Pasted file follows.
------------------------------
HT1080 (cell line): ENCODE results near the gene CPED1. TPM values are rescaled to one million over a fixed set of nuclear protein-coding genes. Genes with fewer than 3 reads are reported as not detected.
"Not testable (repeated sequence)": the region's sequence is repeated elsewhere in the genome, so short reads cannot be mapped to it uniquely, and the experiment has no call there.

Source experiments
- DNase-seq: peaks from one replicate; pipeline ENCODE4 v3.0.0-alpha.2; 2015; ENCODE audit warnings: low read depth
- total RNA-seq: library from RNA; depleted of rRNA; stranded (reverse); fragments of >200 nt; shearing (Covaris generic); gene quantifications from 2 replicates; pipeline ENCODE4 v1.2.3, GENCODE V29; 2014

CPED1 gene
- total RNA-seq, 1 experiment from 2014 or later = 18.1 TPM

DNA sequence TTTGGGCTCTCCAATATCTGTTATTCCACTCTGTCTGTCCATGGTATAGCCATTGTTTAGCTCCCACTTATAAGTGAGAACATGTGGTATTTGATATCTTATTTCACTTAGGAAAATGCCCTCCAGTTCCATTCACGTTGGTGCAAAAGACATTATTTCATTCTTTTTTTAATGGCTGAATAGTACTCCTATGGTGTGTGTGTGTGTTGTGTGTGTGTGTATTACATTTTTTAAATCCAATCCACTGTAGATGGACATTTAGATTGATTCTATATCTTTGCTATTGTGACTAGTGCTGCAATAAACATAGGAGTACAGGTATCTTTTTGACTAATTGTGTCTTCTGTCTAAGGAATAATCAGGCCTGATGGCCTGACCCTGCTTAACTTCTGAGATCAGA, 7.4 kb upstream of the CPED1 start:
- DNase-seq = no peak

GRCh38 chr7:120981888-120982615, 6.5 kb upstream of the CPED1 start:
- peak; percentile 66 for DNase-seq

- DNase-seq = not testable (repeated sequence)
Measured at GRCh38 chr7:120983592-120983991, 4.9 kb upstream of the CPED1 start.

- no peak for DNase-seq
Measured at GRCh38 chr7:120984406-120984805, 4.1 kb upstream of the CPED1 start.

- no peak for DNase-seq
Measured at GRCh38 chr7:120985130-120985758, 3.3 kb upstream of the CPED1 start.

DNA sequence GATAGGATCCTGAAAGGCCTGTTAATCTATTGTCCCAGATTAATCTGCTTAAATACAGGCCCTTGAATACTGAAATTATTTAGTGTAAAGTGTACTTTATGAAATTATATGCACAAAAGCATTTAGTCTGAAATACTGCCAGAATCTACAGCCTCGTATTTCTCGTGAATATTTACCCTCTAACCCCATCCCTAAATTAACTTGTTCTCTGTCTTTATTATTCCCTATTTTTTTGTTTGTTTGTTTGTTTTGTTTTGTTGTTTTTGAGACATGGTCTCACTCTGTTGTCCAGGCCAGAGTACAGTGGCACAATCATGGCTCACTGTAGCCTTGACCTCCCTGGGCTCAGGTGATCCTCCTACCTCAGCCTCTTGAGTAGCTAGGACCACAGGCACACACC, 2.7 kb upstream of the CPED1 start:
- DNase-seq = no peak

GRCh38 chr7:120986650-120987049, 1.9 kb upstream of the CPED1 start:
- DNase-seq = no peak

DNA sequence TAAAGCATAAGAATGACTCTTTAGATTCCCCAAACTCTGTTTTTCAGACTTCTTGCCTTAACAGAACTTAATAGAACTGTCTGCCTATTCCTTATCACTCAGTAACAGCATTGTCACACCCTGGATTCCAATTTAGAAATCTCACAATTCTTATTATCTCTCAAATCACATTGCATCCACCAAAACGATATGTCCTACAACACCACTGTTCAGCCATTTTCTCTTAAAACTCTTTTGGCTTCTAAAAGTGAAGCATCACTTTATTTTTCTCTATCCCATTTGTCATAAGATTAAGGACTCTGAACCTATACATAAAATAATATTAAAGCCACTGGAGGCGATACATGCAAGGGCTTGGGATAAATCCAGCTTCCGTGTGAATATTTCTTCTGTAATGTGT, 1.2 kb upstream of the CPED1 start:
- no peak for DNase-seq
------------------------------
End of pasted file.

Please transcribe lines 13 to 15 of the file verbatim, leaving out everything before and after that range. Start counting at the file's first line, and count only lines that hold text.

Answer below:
Measured at GRCh38 chr7:120983592-120983991, 4.9 kb upstream of the CPED1 start.

- no peak for DNase-seq
Measured at GRCh38 chr7:120984406-120984805, 4.1 kb upstream of the CPED1 start.